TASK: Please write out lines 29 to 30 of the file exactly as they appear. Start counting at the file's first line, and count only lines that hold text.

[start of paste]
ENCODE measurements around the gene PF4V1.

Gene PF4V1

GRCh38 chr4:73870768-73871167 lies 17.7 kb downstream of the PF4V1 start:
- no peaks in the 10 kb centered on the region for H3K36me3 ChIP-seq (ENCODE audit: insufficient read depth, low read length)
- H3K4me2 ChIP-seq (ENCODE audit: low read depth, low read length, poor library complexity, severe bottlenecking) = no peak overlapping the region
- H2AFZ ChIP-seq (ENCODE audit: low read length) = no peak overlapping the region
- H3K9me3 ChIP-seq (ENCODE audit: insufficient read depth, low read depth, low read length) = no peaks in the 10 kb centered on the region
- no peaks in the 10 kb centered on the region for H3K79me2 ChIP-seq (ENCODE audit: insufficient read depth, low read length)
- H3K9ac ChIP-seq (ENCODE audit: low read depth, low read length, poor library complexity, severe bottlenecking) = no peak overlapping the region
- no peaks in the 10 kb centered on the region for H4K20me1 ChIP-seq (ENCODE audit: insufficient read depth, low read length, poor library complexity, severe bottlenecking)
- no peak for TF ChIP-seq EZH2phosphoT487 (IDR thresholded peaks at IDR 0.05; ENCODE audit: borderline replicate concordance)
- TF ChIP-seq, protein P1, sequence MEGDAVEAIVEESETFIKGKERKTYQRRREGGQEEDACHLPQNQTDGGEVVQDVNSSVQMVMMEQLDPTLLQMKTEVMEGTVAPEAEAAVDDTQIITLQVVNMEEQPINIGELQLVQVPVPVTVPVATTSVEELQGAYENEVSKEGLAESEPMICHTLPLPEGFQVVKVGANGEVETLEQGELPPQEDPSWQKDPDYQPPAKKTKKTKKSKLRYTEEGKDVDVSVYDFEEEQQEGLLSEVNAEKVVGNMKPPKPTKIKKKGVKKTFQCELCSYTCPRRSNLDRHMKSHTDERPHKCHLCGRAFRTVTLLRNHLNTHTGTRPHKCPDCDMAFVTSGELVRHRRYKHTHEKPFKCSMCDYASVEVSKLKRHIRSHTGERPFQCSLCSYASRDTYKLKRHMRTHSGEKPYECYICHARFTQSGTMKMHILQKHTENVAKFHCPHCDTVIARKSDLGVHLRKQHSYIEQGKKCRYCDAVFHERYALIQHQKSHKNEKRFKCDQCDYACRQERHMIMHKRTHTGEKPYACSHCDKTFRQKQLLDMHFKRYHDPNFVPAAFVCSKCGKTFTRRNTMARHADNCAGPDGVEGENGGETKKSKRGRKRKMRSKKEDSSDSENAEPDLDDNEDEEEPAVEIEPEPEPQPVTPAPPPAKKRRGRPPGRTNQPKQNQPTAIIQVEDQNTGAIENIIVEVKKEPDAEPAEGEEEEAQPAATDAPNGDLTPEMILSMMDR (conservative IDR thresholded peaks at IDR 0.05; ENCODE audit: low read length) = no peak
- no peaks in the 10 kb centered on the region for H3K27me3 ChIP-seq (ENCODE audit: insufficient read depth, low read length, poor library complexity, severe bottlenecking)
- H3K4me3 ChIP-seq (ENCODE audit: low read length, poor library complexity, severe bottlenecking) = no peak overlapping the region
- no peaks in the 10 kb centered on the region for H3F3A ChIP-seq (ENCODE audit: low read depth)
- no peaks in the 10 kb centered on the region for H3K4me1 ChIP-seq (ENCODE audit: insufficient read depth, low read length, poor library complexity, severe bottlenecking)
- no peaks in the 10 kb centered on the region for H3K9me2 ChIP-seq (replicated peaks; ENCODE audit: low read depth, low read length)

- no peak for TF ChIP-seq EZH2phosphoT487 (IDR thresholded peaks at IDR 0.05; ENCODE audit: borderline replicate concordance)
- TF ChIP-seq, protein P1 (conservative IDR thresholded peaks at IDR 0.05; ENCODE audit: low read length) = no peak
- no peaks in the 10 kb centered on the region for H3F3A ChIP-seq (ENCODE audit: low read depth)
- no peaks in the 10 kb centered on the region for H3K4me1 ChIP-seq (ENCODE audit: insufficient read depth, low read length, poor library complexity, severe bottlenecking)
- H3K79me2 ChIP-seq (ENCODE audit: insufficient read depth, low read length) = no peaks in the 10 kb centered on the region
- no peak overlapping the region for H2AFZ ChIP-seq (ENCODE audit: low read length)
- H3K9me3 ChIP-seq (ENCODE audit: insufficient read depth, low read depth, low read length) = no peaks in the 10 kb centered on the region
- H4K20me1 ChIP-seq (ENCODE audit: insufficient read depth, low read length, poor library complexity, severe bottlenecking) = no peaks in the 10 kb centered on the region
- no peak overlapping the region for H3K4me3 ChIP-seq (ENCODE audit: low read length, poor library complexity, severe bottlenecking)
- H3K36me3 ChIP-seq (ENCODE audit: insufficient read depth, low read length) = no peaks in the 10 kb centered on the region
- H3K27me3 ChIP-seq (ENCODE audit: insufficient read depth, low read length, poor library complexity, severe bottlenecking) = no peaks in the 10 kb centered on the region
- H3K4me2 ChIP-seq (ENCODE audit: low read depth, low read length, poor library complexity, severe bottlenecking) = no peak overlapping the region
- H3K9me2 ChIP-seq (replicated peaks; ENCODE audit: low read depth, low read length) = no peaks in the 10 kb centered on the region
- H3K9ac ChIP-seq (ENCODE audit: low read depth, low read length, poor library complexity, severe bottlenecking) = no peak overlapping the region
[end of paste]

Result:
- H3K4me2 ChIP-seq (ENCODE audit: low read depth, low read length, poor library complexity, severe bottlenecking) = no peak overlapping the region
- H3K9me2 ChIP-seq (replicated peaks; ENCODE audit: low read depth, low read length) = no peaks in the 10 kb centered on the region